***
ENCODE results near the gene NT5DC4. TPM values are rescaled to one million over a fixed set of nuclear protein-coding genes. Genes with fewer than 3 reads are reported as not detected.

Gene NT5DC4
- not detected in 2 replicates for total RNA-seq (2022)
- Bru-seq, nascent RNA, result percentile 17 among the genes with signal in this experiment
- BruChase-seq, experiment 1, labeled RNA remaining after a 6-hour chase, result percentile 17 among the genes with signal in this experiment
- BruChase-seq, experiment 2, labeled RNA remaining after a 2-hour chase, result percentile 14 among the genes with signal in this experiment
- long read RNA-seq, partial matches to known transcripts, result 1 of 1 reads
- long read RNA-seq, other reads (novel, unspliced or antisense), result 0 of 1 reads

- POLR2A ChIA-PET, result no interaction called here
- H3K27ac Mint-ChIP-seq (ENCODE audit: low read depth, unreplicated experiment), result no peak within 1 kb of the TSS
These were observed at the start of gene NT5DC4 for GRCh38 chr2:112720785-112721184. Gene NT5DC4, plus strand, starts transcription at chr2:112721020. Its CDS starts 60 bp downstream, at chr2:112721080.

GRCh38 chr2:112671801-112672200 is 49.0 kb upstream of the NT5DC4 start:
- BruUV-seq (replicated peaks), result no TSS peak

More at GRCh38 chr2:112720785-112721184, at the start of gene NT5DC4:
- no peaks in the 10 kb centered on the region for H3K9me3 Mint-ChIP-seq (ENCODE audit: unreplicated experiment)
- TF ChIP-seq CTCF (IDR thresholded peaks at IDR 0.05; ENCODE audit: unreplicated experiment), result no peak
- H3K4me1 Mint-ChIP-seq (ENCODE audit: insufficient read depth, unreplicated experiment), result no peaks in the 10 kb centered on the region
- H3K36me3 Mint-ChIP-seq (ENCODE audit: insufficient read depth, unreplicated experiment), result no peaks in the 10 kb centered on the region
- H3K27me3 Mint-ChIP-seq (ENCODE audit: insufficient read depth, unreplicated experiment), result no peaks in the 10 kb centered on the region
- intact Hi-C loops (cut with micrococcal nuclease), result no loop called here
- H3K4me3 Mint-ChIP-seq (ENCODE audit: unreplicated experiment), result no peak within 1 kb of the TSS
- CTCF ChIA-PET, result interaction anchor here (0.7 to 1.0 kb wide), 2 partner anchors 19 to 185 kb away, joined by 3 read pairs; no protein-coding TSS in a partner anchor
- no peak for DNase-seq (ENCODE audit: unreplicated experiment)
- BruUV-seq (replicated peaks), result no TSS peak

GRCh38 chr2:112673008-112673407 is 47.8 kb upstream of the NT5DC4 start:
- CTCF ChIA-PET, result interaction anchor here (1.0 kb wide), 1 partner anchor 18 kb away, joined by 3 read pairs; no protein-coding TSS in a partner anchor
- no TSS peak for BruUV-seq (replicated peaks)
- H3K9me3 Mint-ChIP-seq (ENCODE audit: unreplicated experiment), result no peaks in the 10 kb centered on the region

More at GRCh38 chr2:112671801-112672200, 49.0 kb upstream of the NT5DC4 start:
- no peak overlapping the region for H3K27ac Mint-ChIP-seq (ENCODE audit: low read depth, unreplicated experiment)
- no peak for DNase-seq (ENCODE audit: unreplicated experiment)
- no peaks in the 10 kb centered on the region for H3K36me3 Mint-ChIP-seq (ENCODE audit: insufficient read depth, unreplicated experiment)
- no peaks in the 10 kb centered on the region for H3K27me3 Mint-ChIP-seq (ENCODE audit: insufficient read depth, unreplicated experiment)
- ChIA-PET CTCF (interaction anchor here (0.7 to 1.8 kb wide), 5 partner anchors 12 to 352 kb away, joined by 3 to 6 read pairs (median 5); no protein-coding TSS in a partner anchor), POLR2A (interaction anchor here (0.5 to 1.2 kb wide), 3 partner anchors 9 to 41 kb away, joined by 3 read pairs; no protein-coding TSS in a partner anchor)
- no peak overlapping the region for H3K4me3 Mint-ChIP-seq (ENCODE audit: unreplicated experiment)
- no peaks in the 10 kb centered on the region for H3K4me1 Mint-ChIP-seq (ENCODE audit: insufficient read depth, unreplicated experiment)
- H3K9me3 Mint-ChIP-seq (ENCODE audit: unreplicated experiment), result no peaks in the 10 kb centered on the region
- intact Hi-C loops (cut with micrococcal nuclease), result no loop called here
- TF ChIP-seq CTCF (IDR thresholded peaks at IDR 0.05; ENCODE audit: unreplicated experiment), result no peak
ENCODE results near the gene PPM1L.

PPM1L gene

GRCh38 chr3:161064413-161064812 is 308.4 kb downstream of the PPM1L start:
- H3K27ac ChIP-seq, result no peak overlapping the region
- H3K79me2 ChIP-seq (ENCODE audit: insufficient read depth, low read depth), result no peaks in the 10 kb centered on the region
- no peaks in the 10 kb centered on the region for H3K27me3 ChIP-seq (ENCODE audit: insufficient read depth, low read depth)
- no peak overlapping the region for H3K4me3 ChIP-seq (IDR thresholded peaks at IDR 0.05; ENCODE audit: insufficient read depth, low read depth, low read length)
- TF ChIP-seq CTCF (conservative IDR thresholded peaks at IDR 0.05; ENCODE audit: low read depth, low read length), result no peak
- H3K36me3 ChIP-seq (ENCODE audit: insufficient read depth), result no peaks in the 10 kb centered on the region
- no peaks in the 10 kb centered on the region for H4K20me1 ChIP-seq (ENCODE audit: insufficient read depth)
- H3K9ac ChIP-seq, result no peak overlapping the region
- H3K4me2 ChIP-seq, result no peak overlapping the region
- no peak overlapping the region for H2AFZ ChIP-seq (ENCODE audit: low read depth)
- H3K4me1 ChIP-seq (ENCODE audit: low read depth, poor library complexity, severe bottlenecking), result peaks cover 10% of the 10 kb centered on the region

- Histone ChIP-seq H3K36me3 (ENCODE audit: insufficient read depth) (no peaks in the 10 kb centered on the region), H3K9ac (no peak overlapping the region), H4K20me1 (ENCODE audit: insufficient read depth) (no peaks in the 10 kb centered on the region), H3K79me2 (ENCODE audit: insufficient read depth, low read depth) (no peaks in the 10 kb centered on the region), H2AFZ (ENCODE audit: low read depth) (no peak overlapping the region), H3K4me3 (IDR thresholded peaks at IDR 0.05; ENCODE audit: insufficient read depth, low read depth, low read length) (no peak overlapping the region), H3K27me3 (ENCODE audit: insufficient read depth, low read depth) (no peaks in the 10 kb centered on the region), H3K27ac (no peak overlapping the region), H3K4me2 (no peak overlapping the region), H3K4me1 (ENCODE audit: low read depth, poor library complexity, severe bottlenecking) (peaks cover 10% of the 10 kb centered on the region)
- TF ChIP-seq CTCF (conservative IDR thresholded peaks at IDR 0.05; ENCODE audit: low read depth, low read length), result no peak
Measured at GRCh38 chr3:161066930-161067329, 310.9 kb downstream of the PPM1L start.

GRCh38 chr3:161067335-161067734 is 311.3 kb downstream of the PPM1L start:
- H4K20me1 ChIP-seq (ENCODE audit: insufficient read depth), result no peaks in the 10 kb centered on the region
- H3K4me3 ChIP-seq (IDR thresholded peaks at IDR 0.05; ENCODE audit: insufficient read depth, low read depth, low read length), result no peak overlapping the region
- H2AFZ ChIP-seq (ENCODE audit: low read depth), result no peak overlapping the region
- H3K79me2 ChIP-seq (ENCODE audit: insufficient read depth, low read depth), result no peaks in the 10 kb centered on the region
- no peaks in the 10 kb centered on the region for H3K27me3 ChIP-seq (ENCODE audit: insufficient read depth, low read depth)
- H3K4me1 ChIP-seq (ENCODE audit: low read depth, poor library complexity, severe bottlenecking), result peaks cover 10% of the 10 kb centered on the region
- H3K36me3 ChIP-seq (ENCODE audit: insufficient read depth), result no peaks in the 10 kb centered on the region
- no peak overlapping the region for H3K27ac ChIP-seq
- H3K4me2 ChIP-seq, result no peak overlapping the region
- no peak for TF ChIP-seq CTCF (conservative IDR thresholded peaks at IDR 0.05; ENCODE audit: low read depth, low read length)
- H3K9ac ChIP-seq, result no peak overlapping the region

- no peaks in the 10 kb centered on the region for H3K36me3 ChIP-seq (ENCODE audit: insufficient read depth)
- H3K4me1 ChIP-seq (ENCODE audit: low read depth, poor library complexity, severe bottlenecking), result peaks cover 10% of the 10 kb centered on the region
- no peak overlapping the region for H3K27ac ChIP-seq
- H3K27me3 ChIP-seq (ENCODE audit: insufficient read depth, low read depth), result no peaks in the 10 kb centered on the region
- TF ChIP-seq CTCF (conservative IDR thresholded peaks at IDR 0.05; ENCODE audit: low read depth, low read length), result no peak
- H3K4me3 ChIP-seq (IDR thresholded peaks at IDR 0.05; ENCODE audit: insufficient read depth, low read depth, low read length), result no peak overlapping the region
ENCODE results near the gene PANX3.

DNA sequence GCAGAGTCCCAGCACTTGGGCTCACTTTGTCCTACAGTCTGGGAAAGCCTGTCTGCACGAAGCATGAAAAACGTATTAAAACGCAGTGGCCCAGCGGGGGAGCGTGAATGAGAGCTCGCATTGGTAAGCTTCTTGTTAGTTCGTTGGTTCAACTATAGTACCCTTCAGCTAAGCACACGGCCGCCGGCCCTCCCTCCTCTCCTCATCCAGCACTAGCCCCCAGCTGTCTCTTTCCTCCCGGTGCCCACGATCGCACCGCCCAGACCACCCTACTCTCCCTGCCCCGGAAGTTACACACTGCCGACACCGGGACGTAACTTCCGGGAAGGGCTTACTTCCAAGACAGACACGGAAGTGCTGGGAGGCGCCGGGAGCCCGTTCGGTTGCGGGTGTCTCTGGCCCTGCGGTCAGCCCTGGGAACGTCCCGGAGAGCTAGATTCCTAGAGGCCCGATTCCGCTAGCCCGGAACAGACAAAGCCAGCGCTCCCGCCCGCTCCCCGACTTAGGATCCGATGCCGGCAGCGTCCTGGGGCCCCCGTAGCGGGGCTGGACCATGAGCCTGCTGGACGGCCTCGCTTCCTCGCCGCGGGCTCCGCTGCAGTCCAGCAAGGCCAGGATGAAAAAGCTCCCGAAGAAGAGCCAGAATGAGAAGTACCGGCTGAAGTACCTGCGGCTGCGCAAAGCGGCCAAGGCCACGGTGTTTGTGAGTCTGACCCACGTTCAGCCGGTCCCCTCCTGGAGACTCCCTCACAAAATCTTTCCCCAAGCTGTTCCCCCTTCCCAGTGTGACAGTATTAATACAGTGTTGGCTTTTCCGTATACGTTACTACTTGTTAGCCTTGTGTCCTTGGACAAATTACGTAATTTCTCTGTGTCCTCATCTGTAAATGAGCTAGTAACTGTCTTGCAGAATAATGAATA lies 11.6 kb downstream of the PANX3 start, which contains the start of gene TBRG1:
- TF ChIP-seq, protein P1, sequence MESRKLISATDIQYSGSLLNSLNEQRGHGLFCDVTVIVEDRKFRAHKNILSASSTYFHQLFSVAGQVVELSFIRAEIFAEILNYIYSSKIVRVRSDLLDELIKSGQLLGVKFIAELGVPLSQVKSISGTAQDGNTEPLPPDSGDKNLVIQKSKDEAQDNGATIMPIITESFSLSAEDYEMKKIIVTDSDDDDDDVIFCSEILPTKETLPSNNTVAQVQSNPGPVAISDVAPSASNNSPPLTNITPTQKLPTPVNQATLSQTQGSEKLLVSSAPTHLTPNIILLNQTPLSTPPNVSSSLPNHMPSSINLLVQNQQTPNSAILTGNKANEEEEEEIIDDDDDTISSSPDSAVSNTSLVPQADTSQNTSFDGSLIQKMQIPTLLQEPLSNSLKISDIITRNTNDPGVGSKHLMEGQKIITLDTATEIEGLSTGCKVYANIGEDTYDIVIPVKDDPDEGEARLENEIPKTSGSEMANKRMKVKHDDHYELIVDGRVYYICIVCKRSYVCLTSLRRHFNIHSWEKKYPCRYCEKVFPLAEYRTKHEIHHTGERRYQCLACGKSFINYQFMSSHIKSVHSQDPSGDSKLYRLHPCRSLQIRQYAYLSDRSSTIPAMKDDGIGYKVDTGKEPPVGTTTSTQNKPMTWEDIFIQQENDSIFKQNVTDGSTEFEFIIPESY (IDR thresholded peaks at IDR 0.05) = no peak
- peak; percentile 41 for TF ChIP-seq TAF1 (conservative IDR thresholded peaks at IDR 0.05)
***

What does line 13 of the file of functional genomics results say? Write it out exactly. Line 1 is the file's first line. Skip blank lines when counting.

- BruUV-seq (replicated peaks), result no TSS peak